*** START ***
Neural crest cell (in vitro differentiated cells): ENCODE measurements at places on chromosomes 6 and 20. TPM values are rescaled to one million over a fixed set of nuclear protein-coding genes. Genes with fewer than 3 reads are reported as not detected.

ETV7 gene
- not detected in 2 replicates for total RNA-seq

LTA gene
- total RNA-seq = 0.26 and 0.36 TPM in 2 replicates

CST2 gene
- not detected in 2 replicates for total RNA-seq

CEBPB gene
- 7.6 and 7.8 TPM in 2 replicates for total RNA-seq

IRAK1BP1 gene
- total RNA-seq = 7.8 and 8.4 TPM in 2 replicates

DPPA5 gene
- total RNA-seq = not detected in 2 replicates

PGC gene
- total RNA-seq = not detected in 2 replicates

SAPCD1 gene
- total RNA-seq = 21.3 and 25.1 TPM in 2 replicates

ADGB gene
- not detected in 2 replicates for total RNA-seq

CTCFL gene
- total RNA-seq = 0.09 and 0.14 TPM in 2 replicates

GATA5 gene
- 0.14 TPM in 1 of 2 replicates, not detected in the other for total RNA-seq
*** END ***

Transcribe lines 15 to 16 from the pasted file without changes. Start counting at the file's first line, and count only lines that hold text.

- total RNA-seq = not detected in 2 replicates

SAPCD1 gene